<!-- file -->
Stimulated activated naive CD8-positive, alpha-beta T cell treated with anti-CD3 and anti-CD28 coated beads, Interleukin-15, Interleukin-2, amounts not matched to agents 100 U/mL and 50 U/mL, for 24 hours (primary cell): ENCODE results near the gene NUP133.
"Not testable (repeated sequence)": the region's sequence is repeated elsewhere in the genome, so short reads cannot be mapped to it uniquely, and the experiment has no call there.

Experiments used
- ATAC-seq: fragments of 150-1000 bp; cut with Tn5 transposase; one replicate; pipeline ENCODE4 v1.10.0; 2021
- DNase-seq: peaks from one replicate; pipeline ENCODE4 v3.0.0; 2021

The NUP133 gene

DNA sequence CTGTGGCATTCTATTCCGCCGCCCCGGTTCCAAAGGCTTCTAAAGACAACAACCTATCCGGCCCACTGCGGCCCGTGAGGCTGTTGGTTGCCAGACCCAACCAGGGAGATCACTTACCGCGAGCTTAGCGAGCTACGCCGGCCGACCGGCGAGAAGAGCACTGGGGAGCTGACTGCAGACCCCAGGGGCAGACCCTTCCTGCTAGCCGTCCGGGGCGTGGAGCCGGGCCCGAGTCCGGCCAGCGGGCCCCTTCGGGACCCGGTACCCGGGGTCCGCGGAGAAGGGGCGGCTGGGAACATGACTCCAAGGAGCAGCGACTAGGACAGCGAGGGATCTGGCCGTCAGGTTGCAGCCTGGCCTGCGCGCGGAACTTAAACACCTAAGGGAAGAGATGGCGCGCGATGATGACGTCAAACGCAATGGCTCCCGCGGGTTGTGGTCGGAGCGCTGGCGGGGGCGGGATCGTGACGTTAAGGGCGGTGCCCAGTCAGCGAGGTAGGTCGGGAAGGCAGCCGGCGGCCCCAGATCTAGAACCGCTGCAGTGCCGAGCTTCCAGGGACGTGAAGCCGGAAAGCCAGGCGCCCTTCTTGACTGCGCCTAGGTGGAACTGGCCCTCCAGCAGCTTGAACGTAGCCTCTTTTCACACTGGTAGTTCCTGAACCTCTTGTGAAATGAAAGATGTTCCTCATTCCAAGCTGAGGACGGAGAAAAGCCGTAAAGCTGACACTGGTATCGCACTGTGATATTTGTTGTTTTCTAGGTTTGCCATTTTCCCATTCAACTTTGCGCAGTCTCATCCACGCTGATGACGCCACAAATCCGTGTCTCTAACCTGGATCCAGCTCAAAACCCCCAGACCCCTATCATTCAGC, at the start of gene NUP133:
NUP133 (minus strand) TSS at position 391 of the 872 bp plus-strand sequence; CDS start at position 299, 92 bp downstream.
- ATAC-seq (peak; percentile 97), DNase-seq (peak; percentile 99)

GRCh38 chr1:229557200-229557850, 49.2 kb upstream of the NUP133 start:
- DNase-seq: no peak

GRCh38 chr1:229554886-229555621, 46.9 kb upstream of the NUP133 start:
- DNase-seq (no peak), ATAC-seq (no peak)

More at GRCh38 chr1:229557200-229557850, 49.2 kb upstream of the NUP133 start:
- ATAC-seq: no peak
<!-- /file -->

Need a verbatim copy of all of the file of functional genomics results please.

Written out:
Stimulated activated naive CD8-positive, alpha-beta T cell treated with anti-CD3 and anti-CD28 coated beads, Interleukin-15, Interleukin-2, amounts not matched to agents 100 U/mL and 50 U/mL, for 24 hours (primary cell): ENCODE results near the gene NUP133.
"Not testable (repeated sequence)": the region's sequence is repeated elsewhere in the genome, so short reads cannot be mapped to it uniquely, and the experiment has no call there.

Experiments used
- ATAC-seq: fragments of 150-1000 bp; cut with Tn5 transposase; one replicate; pipeline ENCODE4 v1.10.0; 2021
- DNase-seq: peaks from one replicate; pipeline ENCODE4 v3.0.0; 2021

The NUP133 gene

DNA sequence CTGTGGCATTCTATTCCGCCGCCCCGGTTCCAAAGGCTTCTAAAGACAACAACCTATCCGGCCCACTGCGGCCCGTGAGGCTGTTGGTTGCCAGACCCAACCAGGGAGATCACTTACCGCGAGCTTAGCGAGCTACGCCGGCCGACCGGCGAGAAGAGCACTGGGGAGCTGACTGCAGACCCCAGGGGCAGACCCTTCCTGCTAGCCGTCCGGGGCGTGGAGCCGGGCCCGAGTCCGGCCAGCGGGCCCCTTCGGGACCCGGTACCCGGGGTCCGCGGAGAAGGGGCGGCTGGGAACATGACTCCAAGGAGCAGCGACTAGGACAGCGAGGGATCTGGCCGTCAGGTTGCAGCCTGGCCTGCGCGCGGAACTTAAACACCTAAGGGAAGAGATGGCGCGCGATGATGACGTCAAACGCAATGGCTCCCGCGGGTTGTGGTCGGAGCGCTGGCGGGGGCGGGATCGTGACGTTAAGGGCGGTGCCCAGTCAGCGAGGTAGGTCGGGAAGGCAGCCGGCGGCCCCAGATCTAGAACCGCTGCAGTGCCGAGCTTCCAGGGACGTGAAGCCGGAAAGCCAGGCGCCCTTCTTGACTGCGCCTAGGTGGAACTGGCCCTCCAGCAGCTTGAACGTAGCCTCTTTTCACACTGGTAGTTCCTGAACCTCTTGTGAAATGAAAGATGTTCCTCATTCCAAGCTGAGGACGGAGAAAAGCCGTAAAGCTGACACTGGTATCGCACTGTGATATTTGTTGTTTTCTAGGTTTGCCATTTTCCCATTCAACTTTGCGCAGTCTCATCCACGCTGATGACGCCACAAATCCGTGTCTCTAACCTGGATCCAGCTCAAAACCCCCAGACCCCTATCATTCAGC, at the start of gene NUP133:
NUP133 (minus strand) TSS at position 391 of the 872 bp plus-strand sequence; CDS start at position 299, 92 bp downstream.
- ATAC-seq (peak; percentile 97), DNase-seq (peak; percentile 99)

GRCh38 chr1:229557200-229557850, 49.2 kb upstream of the NUP133 start:
- DNase-seq: no peak

GRCh38 chr1:229554886-229555621, 46.9 kb upstream of the NUP133 start:
- DNase-seq (no peak), ATAC-seq (no peak)

More at GRCh38 chr1:229557200-229557850, 49.2 kb upstream of the NUP133 start:
- ATAC-seq: no peak